Alpha Chapter has proudly served the Indianapolis community since the inception of Sigma Gamma Rho in 1922. While we're open to serving in a variety of capacities, we especially strive to support initiatives that align with the sorority's national programs:

Operation BigBookBag

OperationBigBookBag is a program designed to address the needs, challenges and issues that face school-aged children who are educationally at-risk, in local homeless shelters and extended-care hospitals and facilities. Through this program, chapters and members collect and donate educational materials, equipment and school supplies.

Our goal is to:

OperationBigBookBag was established in 1996 by the late Dr. LaRona J. Morris, 18th International Grand Basileus. It was established in partnership with the Ancient Egyptian Arabic Order, Nobles Mystic Shrine, Inc. (Shriners). The program has expanded in recent years to focus on exposing students to STEM curriculum and careers, and a refocus on tutoring support and mentoring programs. Programs can be held by chapters all year long with the back to school supply give-away held every August and January of the school year.

Women's Wellness Initiative

The Women’s Wellness Initiative is a consolidated effort that allows chapters to focus on health issues that impact women; specifically, women of color. The Women’s Wellness Initiative was developed after the Sorority’s participation in the United Nations/March of Dimes Prematurity Awareness panel in New York. Acceptable educational and programmatic efforts under this Initiative include, but are not limited to Breast Cancer Awareness, Intimate and Domestic Violence, Heart Health, Diabetes Health, Mental Health and other issues that target women. WWI programs can be conducted at any time during the sorority year.

Our goal is to:

Project Cradle Care

Sigma Gamma Rho Sorority's Project CRADLE Care is one of our essential programs designed to raise awareness of the disparate and inequitable maternal and infant health out comes of Black women.  Through Project CRADLE Care, Sigma Gamma Rho Sorority, Inc. and the March of Dimes collaborate to address the issues that adversely affect Black women and their children ranging from chronic physiological stressors and underlying health conditions to structural racism and implicit biases in our healthcare system.

Black women are twelve times more likely to die from pregnancy and delivery complications in some parts of our country.  This is a problem regardless of her educational level, socioeconomic status, health insurance coverage, proximity to health care services, marital status, or other health behaviors.  In fact, American Black women with a college degree are more likely to have infants with low birthweight and worse health outcomes during labor and delivery than white women who have not completed high school.  This is due to. a multitude of factors which range from chronic physiologic stressors and underlying health conditions to structural racism and implicit biases in our healthcare system.  In collaboration with The March of Dimes, Sigma Gamma Rho Sorority aims to address the various issues that adversely affect Black maternal and infant health outcomes and life course.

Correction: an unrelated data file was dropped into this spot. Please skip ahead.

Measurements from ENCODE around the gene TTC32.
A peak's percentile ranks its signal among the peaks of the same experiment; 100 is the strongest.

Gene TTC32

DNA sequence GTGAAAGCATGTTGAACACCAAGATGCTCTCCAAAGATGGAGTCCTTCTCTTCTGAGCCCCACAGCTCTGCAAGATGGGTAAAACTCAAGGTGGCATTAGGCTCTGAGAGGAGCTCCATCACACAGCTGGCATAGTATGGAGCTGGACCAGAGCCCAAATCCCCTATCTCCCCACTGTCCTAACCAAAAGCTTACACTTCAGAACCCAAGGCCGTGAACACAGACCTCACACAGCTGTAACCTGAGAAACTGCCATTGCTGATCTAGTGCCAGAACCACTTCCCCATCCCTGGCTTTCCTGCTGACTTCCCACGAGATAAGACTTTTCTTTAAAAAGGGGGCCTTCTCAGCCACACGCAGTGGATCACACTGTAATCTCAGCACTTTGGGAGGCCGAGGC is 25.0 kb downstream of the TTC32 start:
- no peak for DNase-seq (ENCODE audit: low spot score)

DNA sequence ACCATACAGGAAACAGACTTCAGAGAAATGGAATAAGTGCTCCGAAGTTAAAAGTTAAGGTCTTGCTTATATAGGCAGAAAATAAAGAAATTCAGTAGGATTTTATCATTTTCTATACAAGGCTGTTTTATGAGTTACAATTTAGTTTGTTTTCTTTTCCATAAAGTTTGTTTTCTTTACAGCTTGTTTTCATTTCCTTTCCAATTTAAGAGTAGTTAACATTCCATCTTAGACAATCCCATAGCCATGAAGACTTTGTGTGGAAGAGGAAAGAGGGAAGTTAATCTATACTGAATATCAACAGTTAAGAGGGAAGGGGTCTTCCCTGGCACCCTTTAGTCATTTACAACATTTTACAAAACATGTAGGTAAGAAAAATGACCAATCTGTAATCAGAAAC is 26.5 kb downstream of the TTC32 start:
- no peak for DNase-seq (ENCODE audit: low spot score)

Swim 1922

in partnership with USA Swimming

Swim 1922 was created to address the unfortunate truth that according to the CDC, approximately 10 people drown every day in the U.S.A. An even more startling fact is that 70 percent of African American children and 60 percent of Hispanic children in the U.S. do not know how to swim. Additionally, African American children are three times more likely to drown than Caucasian children. Through the partnership with USA Swimming, Sigma Gamma Rho’s Swim 1922 campaign aims to address this disparity by having. Olympians and members of the sorority teach the community about water safety and how to swim. With USA Swimming, Sigma Gamma Rho has touched close to 20,000 lives, directly, with the projection of changing multiple generations to come. Swim 1922 programs are conducted during May-August of the sorority year.

Our goal is to strengthen USA Swimming’s commitment to diversity and inclusion by breaking down barriers, created by a lack of access and exposure, and expanding our footprint in the local community to increase swim participation and decrease drowning rates.

Program Benefits:

Annual Youth Symposium

Held simultaneously, on the second Saturday of March by Alumnae Chapters across the nation, our Youth Symposium serves as a unifying effort during Sigma Week. The Symposium (supported by undergraduate chapters and affiliates) is designed to highlight some of the prevalent concerns that negatively impact our youth (drugs, teen violence, abuse, low self-esteem, suicide, teen pregnancy, human trafficking, etc.).

The late Dr. LaRona J. Morris, Past Grand Basileus (National President), was the originator of this nationwide, one-day symposium. Dr. Morris initiated this program under her administration during the periods of 1996 – 2000. We are honored to continue her thrust to empower youth in our communities through hands-on, interactive leadership activities centered on a relevant annual theme. The Youth Symposium has a standardized agenda and program package to be used nationwide.

Our goal is to be relevant in the lives of our youth.

Program Benefits: